BRIEF DESCRIPTION OF THE DRAWINGS

The principle of the invention is explained in more detail below using exemplary embodiments with reference to drawings in which:

FIG. 1 shows a schematic diagram of the design of an integrated memory chip with four banks and an inventive arrangement of an interface system for two alternative modes of operation relating to the data rate;

FIG. 2 shows a perspective exploded view of an example of the design and physical arrangement of a “combo” interface system based on the prior art for two alternative modes of operation relating to the data bit length in an integrated memory chip;

FIG. 3 shows a perspective exploded view illustrating an inventive interface system for two alternative modes of operation relating to the data bit length prior to setting of the mode of operation;

FIG. 4 shows the interface system from FIG. 3 after being set to the first mode of operation; and

FIG. 5 shows the interface system from FIG. 3 after being set to the second mode of operation.

In the various figures, elements which are the same or similar have been denoted using the same abbreviations in large letters, which usually have an appended number or small letter as a serial number. When a plurality of similar elements are mentioned in the text of the description, the numbers in question are put in square brackets [ ], with a colon between the numbers signifying the word “to”.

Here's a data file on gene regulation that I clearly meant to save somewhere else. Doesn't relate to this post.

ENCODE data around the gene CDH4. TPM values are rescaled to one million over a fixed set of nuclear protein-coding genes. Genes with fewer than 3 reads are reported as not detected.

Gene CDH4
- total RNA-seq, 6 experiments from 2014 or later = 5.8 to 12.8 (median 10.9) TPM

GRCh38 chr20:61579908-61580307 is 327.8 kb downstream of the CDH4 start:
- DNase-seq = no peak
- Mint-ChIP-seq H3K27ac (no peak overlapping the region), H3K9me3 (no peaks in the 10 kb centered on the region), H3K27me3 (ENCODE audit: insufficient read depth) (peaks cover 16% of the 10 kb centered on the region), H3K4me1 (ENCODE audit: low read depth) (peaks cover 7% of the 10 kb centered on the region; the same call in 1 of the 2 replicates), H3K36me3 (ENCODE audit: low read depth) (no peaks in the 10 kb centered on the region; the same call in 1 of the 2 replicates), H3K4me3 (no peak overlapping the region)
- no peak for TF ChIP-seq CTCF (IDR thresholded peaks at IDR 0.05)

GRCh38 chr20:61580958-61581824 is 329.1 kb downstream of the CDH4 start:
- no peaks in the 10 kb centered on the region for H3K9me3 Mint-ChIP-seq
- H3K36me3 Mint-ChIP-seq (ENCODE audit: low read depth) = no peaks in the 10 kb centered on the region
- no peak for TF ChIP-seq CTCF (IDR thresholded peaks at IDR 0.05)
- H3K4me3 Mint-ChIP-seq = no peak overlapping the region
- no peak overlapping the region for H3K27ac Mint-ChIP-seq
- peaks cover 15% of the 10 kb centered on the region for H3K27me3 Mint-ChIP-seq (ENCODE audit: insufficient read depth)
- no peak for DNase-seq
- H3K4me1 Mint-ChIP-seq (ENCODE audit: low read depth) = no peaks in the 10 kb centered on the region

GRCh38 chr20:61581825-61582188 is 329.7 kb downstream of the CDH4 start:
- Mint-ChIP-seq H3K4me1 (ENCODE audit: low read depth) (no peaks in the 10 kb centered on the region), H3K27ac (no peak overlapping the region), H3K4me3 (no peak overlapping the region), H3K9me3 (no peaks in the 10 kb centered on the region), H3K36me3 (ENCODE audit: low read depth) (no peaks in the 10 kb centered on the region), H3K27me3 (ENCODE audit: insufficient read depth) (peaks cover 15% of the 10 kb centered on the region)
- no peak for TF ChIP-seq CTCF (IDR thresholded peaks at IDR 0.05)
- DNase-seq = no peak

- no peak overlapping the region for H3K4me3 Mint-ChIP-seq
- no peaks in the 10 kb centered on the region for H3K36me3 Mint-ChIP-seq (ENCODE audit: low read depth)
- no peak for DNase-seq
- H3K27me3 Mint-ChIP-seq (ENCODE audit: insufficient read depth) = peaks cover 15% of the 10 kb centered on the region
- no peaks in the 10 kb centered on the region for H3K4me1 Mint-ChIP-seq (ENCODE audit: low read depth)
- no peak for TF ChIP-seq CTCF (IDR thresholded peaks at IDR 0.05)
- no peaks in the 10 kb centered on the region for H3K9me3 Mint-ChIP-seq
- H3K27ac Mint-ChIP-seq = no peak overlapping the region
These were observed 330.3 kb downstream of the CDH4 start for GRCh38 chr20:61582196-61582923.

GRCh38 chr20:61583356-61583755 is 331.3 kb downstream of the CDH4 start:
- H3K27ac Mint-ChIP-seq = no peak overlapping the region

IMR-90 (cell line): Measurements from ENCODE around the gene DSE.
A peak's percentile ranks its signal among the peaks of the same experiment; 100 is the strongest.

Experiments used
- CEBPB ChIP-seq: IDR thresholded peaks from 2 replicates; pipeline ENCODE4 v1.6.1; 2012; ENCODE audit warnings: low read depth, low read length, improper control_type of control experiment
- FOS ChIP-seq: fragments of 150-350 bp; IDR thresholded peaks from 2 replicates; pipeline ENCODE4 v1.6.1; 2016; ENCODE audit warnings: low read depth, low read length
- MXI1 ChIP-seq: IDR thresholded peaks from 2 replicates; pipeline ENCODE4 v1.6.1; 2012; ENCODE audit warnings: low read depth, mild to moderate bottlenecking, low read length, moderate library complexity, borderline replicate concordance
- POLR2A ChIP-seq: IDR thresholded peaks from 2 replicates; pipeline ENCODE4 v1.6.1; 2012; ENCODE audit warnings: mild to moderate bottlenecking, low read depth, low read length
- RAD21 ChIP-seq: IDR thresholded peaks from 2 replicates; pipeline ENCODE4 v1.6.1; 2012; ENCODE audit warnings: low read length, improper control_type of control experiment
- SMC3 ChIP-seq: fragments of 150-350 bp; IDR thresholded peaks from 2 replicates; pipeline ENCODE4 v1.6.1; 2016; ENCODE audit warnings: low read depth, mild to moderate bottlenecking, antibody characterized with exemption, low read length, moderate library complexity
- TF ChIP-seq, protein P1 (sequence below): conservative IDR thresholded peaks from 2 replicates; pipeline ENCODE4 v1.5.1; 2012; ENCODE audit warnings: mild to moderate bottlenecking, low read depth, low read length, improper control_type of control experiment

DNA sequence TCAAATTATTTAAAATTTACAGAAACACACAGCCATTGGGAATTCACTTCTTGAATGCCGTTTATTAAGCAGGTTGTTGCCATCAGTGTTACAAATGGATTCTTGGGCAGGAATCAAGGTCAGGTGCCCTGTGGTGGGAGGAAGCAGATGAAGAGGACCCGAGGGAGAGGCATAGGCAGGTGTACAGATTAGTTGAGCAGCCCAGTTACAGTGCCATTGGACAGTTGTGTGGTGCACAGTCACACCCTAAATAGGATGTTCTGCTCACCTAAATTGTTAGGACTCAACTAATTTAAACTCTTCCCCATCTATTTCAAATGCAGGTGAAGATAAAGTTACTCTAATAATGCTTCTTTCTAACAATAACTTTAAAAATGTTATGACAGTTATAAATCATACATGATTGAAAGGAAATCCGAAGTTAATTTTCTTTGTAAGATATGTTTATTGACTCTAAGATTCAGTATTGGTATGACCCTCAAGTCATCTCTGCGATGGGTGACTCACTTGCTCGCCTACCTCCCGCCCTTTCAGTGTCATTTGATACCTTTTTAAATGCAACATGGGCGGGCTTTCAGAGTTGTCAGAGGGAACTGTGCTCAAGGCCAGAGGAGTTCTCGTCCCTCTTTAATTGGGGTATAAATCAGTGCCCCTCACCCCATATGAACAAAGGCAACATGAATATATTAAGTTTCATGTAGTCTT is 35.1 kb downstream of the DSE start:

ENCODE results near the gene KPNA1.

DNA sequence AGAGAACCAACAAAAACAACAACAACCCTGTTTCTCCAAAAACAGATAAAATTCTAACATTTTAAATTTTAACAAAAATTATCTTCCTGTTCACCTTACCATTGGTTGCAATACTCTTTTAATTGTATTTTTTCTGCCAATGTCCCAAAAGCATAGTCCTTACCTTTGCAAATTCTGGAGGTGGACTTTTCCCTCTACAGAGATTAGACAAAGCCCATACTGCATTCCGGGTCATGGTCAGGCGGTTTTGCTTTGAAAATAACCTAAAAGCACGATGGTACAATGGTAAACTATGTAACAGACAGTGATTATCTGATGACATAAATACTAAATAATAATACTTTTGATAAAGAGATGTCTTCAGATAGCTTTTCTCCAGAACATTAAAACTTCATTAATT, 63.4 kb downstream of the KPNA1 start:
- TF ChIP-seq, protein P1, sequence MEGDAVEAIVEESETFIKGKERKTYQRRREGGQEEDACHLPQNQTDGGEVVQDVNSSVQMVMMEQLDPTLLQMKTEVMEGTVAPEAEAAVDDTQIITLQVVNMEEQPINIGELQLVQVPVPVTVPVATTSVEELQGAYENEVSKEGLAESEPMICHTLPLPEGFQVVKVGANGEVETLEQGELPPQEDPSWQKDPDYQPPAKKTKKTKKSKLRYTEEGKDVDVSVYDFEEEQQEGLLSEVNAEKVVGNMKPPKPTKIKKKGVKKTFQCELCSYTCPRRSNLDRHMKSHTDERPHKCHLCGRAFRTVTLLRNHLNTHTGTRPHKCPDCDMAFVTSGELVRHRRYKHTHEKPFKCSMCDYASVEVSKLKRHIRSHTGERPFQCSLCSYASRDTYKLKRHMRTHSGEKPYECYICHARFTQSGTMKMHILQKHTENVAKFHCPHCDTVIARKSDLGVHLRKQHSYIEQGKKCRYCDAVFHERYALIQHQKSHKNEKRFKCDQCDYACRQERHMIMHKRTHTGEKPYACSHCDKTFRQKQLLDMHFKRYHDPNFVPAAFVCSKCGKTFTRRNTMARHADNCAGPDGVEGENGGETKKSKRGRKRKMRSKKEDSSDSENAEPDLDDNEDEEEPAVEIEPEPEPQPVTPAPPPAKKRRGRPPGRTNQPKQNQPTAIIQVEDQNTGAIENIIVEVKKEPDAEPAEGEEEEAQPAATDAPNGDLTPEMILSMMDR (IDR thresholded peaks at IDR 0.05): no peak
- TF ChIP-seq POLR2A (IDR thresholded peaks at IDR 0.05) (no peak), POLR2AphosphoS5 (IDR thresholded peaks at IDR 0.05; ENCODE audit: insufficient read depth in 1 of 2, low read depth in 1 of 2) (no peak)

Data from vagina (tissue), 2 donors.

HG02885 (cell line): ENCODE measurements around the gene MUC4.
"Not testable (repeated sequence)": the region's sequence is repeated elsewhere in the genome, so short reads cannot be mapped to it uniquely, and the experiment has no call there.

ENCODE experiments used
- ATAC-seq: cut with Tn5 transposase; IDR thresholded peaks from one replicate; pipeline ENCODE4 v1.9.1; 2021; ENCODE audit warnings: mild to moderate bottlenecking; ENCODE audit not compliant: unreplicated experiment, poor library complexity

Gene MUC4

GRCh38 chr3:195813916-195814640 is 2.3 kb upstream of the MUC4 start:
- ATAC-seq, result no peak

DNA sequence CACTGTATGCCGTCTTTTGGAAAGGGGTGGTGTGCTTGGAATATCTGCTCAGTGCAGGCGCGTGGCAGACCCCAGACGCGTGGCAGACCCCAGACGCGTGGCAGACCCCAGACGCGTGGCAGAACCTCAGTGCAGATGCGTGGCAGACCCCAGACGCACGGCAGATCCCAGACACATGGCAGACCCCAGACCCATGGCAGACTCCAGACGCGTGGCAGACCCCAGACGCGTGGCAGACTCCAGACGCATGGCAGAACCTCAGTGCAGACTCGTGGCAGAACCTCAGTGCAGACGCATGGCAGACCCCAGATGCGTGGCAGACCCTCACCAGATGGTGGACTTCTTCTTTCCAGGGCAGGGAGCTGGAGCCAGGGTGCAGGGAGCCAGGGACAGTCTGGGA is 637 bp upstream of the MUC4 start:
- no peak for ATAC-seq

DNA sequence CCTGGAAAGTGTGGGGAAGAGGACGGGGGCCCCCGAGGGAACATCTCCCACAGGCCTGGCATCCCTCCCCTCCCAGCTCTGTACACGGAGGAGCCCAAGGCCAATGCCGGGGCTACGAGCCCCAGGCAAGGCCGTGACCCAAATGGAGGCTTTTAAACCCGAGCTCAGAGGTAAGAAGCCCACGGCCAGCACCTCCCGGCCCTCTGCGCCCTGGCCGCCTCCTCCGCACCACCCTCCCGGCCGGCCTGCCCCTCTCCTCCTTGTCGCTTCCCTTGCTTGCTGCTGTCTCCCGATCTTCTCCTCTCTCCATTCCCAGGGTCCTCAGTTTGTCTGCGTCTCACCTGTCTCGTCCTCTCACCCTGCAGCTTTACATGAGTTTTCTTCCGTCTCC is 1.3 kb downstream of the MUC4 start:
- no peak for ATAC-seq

DETAILED DESCRIPTION OF THE PREFERRED EMBODIMENT

The memory chip shown in FIG. 1 contains four memory banks BK[0:3], which are integrated in four quadrants of the rectangular chip surface. A cross-shaped surface zone between the banks incorporates all of the peripheral circuit elements for controlling access to the memory cells in the banks. This cross-shaped peripheral zone, which is not taken up by the banks, comprises a region which runs in the X direction (direction of the row numbering in the banks), or the “spine” of the chip, which is also referred to hereinafter as the “primary channel” GX, and two regions which are at right angles thereto in the Y direction (direction of the column numbering) and branching off oppositely, also referred to hereinafter as “subsidiary channels” GY. GY-01 is the subsidiary channel between the banks BK0 and BK1, and GY-23 is the subsidiary channel between the banks BK2 and BK3.

The primary channel GX also incorporates the connection pads for the external supply lines to the chip in a topmost metallization plane. Only the connection pads P for the data bits are shown; in the case illustrated, there are eight data pads P[0:7], i.e. the chip shown is an “×8 chip”, on which a data stream can be input and output in parallel format with a bit length n=8. This simplified example has been chosen to retain the clarity of the drawing; currently, ×16 chips with 16 data pads are most common. The chip also has a plurality of further connection pads for inputting address, command and clock information. These further pads are not shown in FIG. 1 for reasons of clarity and may likewise be integrated in the topmost metallization plane in the region of the primary channel GX.

The memory chip shown in FIG. 1 is in a form such that it can be set to either one of two different modes of operation at a late stage in fabrication. The first mode of operation may be the double data rate mode (DDR mode), for example, and the second mode of operation may be the single data rate mode (SDR mode), for example. The invention will be explained below using this example at first.